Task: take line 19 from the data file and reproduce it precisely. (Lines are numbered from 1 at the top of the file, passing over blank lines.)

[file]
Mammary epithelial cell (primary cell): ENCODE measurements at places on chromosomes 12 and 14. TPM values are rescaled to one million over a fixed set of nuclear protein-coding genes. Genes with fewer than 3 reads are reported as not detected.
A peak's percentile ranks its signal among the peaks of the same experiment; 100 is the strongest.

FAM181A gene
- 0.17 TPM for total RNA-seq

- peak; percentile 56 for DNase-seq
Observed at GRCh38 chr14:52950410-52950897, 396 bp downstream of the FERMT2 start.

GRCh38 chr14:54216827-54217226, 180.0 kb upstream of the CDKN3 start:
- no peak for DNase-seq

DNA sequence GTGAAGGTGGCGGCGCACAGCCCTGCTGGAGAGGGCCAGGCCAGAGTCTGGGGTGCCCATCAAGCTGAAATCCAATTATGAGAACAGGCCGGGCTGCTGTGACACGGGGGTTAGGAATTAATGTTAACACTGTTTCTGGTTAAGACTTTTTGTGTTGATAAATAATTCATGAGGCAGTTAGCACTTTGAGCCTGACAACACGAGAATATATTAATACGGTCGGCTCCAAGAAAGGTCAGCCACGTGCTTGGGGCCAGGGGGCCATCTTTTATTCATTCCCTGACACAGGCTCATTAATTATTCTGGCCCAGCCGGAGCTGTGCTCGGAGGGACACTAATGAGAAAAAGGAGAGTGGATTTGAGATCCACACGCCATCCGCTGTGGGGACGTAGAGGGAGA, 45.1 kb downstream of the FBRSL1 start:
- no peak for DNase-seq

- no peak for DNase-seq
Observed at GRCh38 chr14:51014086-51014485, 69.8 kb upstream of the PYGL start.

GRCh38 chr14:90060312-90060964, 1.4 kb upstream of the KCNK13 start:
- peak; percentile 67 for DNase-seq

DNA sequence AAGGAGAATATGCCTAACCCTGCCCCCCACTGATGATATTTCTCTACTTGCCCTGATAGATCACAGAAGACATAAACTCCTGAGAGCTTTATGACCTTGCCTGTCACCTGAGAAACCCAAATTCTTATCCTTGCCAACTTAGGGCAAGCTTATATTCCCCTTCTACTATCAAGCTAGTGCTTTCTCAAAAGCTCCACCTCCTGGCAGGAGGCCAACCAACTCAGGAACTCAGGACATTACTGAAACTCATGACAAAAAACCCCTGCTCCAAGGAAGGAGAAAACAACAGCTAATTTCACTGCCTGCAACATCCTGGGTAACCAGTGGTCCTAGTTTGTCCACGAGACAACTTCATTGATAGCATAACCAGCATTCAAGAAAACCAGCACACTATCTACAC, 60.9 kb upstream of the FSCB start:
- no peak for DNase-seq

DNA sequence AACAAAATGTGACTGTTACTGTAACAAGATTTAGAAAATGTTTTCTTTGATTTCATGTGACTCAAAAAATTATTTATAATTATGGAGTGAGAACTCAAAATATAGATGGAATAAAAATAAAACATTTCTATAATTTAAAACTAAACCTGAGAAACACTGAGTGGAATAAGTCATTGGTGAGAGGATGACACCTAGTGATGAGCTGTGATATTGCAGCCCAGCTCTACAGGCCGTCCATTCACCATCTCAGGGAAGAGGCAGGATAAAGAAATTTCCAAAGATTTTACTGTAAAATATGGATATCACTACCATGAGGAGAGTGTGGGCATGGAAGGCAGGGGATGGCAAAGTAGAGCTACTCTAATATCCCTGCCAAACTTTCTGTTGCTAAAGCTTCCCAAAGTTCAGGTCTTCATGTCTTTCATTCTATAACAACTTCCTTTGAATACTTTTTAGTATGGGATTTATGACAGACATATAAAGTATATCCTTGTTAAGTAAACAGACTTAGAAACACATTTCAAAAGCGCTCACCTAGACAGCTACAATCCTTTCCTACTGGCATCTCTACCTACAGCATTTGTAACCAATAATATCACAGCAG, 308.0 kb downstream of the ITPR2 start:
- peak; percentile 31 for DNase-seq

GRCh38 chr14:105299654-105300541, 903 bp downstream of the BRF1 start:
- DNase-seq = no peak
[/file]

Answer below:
GRCh38 chr14:105299654-105300541, 903 bp downstream of the BRF1 start: